with prospective customers. Any time a passenger foregoes a leg of travel, the passenger
essentially takes away a seat that could have been sold to a prospective United customer. The
prospective United customer may switch to another airline as a result, especially if his or her
desired flight is full. In such case, United likely would also lose ancillary sales for other
services, such as car rentals and lodging, and a number of disappointed customers may switch
from United for all future travel if United?s flights are consistently ?full.? United has no
adequate remedy at law.
Yet, it turns out that people do this all the time. If you look on various travel guru sites, lots of people discuss this trick, and people appear to use it all the time. The “damage” done to airlines seems minimal.
Orbitz also makes some ridiculous claims about how people using Skiplagged and ending up on Orbitz’s site for the booking will somehow automatically assume an agreement between the two sites:
To the average internet user of Skiplagged, the transition from the Skiplagged site
to Orbitz?s website is seamless and strongly suggests an affiliation or identity between
Skiplagged and Orbitz that does not exist. Indeed, online travel agencies such as Orbitz enter
into agreements with airlines to use and publish the airlines? data, all with the prior consent and
cooperation of the airlines and according to financial terms that compensate all parties involved.
By creating a website that operates in much the same manner as an online travel agency, and by
linking that site to Orbitz?s site, Zaman is attempting to confuse and mislead the public into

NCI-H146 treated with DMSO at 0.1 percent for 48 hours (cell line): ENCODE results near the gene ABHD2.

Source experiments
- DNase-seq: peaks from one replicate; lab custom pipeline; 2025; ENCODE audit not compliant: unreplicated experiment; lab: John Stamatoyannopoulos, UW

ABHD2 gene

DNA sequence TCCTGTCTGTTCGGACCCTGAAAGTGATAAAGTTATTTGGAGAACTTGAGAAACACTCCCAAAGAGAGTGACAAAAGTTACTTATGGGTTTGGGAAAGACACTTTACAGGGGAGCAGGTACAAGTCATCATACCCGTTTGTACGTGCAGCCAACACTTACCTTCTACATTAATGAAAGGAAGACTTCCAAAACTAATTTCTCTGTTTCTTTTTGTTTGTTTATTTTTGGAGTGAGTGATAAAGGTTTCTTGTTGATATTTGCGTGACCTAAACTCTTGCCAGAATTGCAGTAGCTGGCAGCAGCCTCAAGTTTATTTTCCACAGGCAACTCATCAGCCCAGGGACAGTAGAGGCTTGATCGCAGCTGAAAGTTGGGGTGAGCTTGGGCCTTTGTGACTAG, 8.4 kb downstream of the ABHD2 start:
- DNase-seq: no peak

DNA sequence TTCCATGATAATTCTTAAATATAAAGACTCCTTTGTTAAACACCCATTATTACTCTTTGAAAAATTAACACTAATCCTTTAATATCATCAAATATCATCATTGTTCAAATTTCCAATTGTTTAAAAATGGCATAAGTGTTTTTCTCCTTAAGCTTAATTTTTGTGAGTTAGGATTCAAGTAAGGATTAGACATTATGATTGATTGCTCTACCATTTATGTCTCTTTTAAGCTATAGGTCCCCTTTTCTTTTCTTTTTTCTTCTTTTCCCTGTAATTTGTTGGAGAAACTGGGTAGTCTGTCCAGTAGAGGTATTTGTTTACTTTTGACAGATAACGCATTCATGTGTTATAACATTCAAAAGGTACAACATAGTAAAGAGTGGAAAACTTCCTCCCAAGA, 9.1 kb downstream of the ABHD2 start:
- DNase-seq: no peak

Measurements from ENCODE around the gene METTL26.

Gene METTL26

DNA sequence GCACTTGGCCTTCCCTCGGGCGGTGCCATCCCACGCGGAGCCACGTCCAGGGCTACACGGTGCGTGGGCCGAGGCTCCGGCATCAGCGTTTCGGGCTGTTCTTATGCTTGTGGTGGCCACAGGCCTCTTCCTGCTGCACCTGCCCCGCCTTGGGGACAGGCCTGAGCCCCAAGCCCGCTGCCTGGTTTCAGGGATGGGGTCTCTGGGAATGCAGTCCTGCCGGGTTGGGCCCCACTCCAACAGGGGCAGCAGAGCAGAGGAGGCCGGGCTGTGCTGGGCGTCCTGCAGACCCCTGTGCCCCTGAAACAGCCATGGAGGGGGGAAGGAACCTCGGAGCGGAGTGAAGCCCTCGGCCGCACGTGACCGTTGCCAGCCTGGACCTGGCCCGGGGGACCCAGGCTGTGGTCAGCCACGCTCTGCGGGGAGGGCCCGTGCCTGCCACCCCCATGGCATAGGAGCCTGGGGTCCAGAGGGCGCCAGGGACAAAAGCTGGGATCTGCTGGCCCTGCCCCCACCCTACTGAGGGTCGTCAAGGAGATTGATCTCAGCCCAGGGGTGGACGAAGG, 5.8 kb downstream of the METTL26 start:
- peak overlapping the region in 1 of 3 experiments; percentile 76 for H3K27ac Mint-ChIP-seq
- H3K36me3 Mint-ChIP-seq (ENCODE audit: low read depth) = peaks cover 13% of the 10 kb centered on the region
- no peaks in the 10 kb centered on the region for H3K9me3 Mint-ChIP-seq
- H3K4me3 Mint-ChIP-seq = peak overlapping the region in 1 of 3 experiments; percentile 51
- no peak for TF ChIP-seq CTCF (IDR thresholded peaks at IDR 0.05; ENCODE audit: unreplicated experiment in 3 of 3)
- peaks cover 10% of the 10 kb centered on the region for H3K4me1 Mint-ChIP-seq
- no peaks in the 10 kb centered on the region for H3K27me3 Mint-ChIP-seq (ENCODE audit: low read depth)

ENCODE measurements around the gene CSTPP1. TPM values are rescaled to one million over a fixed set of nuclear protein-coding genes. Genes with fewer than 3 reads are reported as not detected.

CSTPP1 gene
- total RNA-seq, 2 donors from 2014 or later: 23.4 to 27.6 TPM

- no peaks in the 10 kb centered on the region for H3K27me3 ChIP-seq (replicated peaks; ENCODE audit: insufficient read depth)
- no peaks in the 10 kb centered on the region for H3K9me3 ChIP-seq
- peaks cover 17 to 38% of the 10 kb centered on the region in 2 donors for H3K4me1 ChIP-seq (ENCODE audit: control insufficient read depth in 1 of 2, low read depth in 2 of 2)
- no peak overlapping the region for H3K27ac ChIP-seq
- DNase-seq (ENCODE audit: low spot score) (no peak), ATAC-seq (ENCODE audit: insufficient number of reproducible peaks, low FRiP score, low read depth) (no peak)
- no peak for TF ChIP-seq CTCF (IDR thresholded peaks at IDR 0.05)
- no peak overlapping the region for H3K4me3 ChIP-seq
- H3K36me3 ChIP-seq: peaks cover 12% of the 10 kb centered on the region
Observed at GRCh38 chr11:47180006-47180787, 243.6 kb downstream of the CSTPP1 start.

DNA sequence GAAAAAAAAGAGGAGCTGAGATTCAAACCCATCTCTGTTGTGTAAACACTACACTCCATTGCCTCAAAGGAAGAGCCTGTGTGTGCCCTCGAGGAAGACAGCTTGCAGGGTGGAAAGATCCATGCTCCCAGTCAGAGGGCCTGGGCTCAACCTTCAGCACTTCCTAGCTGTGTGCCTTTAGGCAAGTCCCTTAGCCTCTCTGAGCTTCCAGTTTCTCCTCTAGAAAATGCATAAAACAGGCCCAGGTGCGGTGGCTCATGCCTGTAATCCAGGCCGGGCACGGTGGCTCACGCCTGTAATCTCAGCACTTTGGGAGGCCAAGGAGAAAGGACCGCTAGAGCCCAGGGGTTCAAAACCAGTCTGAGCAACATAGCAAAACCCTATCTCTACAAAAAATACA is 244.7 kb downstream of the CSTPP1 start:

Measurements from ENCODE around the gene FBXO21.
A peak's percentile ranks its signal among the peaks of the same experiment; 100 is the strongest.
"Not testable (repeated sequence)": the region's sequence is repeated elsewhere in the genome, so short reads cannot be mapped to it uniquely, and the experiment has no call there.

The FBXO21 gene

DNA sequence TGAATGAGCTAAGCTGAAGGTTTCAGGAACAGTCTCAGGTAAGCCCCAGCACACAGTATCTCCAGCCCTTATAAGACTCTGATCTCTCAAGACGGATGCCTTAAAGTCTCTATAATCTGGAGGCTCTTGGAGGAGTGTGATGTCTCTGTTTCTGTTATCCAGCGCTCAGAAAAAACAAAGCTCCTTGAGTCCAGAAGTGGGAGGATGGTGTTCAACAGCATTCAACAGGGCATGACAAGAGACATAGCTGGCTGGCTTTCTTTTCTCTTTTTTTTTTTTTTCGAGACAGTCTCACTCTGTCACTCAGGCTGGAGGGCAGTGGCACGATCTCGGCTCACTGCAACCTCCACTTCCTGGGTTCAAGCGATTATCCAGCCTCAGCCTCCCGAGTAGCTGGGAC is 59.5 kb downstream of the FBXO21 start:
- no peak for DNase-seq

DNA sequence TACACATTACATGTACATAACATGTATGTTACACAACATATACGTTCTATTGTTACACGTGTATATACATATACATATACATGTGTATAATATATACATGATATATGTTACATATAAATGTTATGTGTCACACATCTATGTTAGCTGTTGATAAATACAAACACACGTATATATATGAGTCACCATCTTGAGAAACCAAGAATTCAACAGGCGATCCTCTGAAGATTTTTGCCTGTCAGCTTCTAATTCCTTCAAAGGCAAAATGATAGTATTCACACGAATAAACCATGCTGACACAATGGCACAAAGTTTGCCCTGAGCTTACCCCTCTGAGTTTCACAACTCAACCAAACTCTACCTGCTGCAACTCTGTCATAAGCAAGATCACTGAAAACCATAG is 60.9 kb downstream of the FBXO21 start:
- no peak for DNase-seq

believing that his website, and the ?hidden city? ticketing it employs, is done with the approval
(if not the outright authorization and sponsorship) of Orbitz and the airlines.
That seems like a massive stretch. To the average traveling public, they won’t be aware of any such deals and will assume (mostly correctly) that Skiplagged works like any search engine, linking to websites and information on the open internet with no direct agreement with those sites. That’s not illegal.
Even more ridiculous is Orbitz’s argument that because Zaman uses meta-refresh to get people to the right page for booking, Orbitz’s team of engineers can’t figure out how to block him. If I were a developer at Orbitz, I’d be insulted by this:
[W]ith the help of a redirector service, Skiplagged redirects users to the
unique Orbitz URL when they select ?Book Now.? This redirection process is accomplished
through the use of an antiquated html technique called ?meta refresh.? In its most basic form, a
?meta refresh? will automatically refresh the user?s current web page after a specified time
interval. With a few tweaks of the html code, ?meta refresh? can also be used to automatically
transfer users to a new page on a different website. This is done by instructing the browser to
fetch a different URL and setting a low refresh time interval. Here, Skiplagged instructs the
user?s browser to refresh automatically to the unique Orbitz URL that Skiplagged?s program has
When Zaman causes the redirect to Orbitz, he also causes the user?s computer to
initiate a pre-populated search utilizing his algorithm to cause searching on Orbitz?s site that
would not be replicable by the typical user or otherwise through authorized use of the site. Once
on the Orbitz website, because of the Zaman search (conducted without the user?s knowledge)
the user is presented with the exact flight itinerary that was selected on Skiplagged. This is akin
to ?deep linking,? which transfers a user to a specific, indexed piece of web content on another
website, rather than the website homepage. Just as with ?deep linking,? Zaman uses the ?meta
refresh? and related algorithm to seamlessly transfer a user from Skiplagged to Orbitz?s site,